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Sunday, March 29, 2015
- With presidents and prime ministers failing to take meaningful action to avert a planetary-scale climate crisis, the mayors of cities and towns are increasingly stepping up to enact changes at the local level.
“Cities are on the front lines of climate change,” Richard Register, founder and president of Ecocity Builders, an organisation that pioneered ecological city design and planning, told IPS.
With the backing of their residents, many cities and towns around the world are becoming cleaner, greener and better places to live by banning cars, improving mass transit, reducing energy use and growing their own food while adding public and green spaces.
“Getting cities right solves many problems,” Register said.
Cities are truly ground zero for action on climate change, protection of ecosystems, biodiversity, energy use, food production and more because that’s where most people live today, he said. Cities consume about 75 percent of the world’s energy and resources. They are directly or indirectly responsible for 75 percent of global carbon emissions.
By 2050, 75 percent of the world’s 9.5 billion people will live in cities. The urban areas to house this huge increase amounts to more than all the building humanity has ever done. Nearly all of this new building will be in the developing world.
“All of this new urban infrastructure must be done right,” said David Cadman, a city councillor from Vancouver, Canada and president of ICLEI, the only network of sustainable cities operating worldwide and which counts 1,200 local governments as members.
ICLEI members have committed to reduce their carbon emissions by 20 percent by 2020 and 80 percent by 2050.
“Cities are major players in issues like energy, climate, sustainable food production,” Cadman told IPS.
Climate change is a “five-alarm fire and hardly any national government is taking the needed actions”, he said. On top of that, national governments largely ignore the role of cities and only recently granted them 10 minutes of speaking time at the annual U.N. climate negotiations to create a new global treaty.
“We continue to have the political courage to act,” said Anna Tenje, deputy mayor of the small Swedish city of Växjö, which slashed its carbon emissions 40 percent and aims to be Europe’s greenest city.
Växjö was a very polluted region in the 1960s, but the public and business community backed efforts to re-invent it as a green city. People now fish and swim in the once polluted lakes that surround the city, she said at the 10th Ecocity, the World Summit on Sustainable Cities, a recent conference that drew more than 2,000 mayors, local officials and members of civil society to Nantes.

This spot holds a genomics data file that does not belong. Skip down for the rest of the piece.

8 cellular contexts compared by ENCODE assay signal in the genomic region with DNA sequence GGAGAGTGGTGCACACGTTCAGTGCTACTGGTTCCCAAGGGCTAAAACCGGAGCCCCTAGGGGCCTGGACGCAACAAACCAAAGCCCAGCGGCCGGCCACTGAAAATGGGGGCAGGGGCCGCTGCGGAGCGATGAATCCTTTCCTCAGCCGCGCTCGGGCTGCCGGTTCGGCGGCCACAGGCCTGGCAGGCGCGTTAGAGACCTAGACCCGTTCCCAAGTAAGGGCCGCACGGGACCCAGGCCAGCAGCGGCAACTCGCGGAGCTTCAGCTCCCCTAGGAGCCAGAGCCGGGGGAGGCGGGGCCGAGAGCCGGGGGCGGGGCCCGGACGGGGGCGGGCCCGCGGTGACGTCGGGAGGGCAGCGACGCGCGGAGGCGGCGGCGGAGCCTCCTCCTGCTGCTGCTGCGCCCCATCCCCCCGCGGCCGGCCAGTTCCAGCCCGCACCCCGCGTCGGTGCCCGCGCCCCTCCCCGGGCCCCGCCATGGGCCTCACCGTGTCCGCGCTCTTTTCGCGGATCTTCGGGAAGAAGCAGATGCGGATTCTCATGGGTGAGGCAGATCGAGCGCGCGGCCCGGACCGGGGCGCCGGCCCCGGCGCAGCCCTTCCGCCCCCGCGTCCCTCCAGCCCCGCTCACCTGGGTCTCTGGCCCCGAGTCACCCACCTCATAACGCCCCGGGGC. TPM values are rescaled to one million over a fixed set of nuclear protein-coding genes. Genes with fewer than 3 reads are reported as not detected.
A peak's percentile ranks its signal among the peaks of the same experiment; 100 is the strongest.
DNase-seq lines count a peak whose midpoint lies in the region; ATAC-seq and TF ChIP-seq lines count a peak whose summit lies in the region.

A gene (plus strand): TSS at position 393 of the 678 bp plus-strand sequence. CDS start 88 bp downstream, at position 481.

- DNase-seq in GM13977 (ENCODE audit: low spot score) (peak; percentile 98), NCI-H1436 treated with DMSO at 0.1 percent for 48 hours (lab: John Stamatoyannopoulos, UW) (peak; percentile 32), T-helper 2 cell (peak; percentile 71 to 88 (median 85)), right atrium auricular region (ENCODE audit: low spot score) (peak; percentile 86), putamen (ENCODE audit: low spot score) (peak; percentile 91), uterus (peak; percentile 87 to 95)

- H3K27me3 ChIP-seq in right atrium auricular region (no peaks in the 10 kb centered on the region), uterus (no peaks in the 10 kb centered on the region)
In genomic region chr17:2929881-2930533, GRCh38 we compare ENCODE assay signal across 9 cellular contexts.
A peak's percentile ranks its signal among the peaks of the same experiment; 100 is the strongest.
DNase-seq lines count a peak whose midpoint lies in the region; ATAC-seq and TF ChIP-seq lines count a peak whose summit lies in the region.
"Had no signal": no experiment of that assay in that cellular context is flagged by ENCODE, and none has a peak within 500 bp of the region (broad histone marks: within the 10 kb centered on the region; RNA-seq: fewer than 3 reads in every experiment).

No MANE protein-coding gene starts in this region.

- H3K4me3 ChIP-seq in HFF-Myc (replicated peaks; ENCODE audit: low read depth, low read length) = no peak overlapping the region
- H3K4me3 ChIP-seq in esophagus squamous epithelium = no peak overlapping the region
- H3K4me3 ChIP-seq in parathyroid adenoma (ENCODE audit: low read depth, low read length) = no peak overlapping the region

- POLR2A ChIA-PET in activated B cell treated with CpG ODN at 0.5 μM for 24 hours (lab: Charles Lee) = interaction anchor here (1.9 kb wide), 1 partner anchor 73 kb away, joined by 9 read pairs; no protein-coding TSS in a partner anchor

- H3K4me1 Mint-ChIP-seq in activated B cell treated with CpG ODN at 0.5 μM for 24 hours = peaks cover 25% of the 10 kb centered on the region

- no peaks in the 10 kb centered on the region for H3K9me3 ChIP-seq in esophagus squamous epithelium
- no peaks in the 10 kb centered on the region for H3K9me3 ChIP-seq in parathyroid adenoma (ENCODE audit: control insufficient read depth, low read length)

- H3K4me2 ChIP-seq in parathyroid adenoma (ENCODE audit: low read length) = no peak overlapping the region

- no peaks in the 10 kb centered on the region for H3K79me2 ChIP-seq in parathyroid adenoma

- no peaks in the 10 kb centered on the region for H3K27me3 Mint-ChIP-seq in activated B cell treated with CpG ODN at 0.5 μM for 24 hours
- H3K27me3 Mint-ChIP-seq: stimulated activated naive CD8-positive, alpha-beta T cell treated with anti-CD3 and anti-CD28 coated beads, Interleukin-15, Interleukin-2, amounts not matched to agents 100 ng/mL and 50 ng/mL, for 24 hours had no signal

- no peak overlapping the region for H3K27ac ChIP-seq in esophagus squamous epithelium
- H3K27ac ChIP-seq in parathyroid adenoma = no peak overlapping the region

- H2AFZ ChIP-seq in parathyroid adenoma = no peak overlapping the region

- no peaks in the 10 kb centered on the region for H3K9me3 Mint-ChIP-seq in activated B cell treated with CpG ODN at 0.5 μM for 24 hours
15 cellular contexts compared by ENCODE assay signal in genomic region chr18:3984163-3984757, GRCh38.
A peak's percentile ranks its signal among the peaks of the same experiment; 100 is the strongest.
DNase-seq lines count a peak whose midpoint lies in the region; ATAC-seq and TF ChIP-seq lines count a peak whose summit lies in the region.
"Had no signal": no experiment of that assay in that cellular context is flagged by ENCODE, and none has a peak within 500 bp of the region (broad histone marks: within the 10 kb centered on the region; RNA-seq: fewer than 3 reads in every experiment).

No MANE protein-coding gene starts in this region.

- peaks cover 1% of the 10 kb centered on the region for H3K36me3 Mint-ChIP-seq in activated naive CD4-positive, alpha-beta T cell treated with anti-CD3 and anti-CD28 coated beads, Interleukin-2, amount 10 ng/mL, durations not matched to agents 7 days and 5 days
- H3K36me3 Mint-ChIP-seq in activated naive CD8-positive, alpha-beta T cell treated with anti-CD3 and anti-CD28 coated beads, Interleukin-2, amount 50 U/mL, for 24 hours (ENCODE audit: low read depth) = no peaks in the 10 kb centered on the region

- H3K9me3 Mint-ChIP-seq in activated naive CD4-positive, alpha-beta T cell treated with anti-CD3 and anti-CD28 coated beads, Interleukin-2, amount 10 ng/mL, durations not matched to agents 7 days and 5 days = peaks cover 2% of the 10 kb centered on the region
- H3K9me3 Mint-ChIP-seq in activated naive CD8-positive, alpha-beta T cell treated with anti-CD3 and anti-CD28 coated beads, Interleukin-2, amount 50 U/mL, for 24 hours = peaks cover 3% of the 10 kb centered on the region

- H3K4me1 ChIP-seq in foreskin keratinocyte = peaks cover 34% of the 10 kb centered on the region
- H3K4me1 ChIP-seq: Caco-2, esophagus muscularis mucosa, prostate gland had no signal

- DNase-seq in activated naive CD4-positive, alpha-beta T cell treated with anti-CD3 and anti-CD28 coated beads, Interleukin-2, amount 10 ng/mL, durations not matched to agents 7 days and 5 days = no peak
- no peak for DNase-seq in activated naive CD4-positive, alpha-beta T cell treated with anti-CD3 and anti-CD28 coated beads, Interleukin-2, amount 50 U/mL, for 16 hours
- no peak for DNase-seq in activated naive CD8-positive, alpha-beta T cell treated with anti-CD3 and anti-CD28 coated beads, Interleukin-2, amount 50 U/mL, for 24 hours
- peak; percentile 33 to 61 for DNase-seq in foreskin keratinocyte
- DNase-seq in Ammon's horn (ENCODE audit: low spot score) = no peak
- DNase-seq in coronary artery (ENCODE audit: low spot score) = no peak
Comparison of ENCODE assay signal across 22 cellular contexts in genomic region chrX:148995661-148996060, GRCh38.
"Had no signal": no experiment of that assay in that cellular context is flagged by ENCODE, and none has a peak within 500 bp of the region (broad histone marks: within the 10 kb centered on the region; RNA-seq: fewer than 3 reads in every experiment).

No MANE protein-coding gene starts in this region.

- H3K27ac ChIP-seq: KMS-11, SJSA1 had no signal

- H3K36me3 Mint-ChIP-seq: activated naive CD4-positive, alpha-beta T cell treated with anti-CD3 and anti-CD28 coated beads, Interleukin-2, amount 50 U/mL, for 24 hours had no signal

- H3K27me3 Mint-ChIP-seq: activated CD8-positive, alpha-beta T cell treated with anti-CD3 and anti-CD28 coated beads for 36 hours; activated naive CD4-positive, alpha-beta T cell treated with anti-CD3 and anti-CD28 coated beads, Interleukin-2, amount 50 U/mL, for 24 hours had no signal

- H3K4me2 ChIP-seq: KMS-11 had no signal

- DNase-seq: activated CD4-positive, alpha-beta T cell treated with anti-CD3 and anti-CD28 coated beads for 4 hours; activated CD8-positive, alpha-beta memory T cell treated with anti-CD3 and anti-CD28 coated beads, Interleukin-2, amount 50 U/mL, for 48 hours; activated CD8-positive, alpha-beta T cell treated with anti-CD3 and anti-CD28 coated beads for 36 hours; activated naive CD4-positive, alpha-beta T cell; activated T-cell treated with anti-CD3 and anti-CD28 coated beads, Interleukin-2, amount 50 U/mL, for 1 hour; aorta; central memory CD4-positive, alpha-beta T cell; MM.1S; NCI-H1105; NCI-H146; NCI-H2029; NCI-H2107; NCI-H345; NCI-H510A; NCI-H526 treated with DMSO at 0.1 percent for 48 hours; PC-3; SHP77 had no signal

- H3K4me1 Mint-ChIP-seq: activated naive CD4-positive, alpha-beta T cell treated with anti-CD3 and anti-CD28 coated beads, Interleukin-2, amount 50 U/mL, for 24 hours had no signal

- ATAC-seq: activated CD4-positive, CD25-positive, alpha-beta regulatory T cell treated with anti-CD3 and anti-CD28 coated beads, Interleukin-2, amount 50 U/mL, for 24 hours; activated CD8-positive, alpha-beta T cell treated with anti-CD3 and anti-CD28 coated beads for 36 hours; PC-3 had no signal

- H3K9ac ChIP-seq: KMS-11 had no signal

Växjö is doing also every well economically, Tenje said, proving that cutting emissions is not a burden.
All new apartment blocks are so well-insulated they don’t need furnaces for heat. Solar panels have been installed in schools and on the roof of City Hall. A biogas plant produces vehicle fuel from sewage and school food leftovers, while another larger plant using domestic waste as its feedstock is under construction.
The city aims to be fossil fuel-free by 2030 and has launched a major effort to get people out of their cars by making public transit, walking and cycling more enjoyable than driving, the deputy mayor said.
Last year’s landmark sustainability summit Rio+20 in Brazil chose “The Future We Want” as its motto. While little was accomplished in Rio, some cities and towns were already creating the future they want, said Andrew Simms, a climate economist at Global Witness and fellow of the New Economics Foundation in the UK.
Around the world, cites and towns are creating their version of what Simm’s nine-year-old daughter calls ‘Happyville': Green, sustainable places with thriving local economies and healthy, prosperous lifestyles for all residents, Simms told IPS.
Many Danish cities get their energy from wind, and the Belgian city of Ghent doubled the number of bikes on streets in less than 10 years with the dream of becoming car-free. Citizens in the Brazilian city of Puerto Alegre have weekly neighbourhood meetings to discuss how the city budget will be spent, resulting in a big improvement in services.
Cities can also grow much of their own food, Simms said, noting that Havana’s urban gardens grow half the city’s fresh fruit and vegetables. New York City estimates it has 4,000 acres on which it too could grow food. The city of Boulder, Colorado is working towards producing all of its own food.
Skyrocketing resource use fuelled by overconsumption remains a major challenge, but here too cities have a major role to play. The Brazilian mega-city of Sao Paulo banned billboards and transit advertising, while Europe’s premier city, Paris, has reduced such advertising by 30 percent to beautify the cityscape and de-emphasise material consumption.
Simms says that public spiritedness has become rarer in cultures bombarded by 180 ads a day telling people all they need to be happy is to buy stuff.
The only barriers to every village, town and city becoming ‘Happyville’ are a lack of political courage and self-interest dominating public interest, he said.